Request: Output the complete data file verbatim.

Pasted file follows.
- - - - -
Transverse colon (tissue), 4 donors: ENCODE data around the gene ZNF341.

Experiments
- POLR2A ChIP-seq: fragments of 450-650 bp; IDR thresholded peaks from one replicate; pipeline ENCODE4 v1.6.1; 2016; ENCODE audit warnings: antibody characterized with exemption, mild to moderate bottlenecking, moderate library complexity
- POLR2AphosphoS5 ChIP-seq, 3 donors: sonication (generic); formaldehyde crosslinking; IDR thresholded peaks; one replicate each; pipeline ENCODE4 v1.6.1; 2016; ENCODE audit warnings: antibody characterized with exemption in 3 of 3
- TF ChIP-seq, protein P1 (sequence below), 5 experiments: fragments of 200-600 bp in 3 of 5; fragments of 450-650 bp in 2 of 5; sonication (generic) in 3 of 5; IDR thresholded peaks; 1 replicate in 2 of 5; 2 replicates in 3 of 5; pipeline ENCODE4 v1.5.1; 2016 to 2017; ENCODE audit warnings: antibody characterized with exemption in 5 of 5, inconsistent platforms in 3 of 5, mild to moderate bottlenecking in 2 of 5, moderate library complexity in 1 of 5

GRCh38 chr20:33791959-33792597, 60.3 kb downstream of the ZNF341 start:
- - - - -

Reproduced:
Transverse colon (tissue), 4 donors: ENCODE data around the gene ZNF341.

Experiments
- POLR2A ChIP-seq: fragments of 450-650 bp; IDR thresholded peaks from one replicate; pipeline ENCODE4 v1.6.1; 2016; ENCODE audit warnings: antibody characterized with exemption, mild to moderate bottlenecking, moderate library complexity
- POLR2AphosphoS5 ChIP-seq, 3 donors: sonication (generic); formaldehyde crosslinking; IDR thresholded peaks; one replicate each; pipeline ENCODE4 v1.6.1; 2016; ENCODE audit warnings: antibody characterized with exemption in 3 of 3
- TF ChIP-seq, protein P1 (sequence below), 5 experiments: fragments of 200-600 bp in 3 of 5; fragments of 450-650 bp in 2 of 5; sonication (generic) in 3 of 5; IDR thresholded peaks; 1 replicate in 2 of 5; 2 replicates in 3 of 5; pipeline ENCODE4 v1.5.1; 2016 to 2017; ENCODE audit warnings: antibody characterized with exemption in 5 of 5, inconsistent platforms in 3 of 5, mild to moderate bottlenecking in 2 of 5, moderate library complexity in 1 of 5

GRCh38 chr20:33791959-33792597, 60.3 kb downstream of the ZNF341 start: